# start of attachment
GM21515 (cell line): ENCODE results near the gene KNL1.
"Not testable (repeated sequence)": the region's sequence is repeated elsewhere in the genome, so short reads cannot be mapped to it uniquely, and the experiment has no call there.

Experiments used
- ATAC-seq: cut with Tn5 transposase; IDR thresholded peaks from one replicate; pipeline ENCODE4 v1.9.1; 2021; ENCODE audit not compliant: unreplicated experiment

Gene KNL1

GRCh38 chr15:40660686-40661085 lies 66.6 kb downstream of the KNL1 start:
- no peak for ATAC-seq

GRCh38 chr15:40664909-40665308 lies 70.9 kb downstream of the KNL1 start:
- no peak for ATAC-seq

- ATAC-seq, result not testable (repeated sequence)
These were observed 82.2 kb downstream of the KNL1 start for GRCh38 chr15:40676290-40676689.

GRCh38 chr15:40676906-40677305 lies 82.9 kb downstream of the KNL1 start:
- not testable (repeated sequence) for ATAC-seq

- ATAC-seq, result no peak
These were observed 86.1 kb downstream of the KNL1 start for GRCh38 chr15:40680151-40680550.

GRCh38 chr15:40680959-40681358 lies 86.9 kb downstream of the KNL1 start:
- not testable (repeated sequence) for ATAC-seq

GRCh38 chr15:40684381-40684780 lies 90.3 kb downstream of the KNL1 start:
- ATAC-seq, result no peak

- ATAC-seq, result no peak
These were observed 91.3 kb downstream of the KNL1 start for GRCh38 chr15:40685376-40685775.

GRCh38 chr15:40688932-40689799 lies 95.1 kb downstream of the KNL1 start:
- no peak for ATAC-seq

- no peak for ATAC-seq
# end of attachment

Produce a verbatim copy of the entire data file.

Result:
GM21515 (cell line): ENCODE results near the gene KNL1.
"Not testable (repeated sequence)": the region's sequence is repeated elsewhere in the genome, so short reads cannot be mapped to it uniquely, and the experiment has no call there.

Experiments used
- ATAC-seq: cut with Tn5 transposase; IDR thresholded peaks from one replicate; pipeline ENCODE4 v1.9.1; 2021; ENCODE audit not compliant: unreplicated experiment

Gene KNL1

GRCh38 chr15:40660686-40661085 lies 66.6 kb downstream of the KNL1 start:
- no peak for ATAC-seq

GRCh38 chr15:40664909-40665308 lies 70.9 kb downstream of the KNL1 start:
- no peak for ATAC-seq

- ATAC-seq, result not testable (repeated sequence)
These were observed 82.2 kb downstream of the KNL1 start for GRCh38 chr15:40676290-40676689.

GRCh38 chr15:40676906-40677305 lies 82.9 kb downstream of the KNL1 start:
- not testable (repeated sequence) for ATAC-seq

- ATAC-seq, result no peak
These were observed 86.1 kb downstream of the KNL1 start for GRCh38 chr15:40680151-40680550.

GRCh38 chr15:40680959-40681358 lies 86.9 kb downstream of the KNL1 start:
- not testable (repeated sequence) for ATAC-seq

GRCh38 chr15:40684381-40684780 lies 90.3 kb downstream of the KNL1 start:
- ATAC-seq, result no peak

- ATAC-seq, result no peak
These were observed 91.3 kb downstream of the KNL1 start for GRCh38 chr15:40685376-40685775.

GRCh38 chr15:40688932-40689799 lies 95.1 kb downstream of the KNL1 start:
- no peak for ATAC-seq

- no peak for ATAC-seq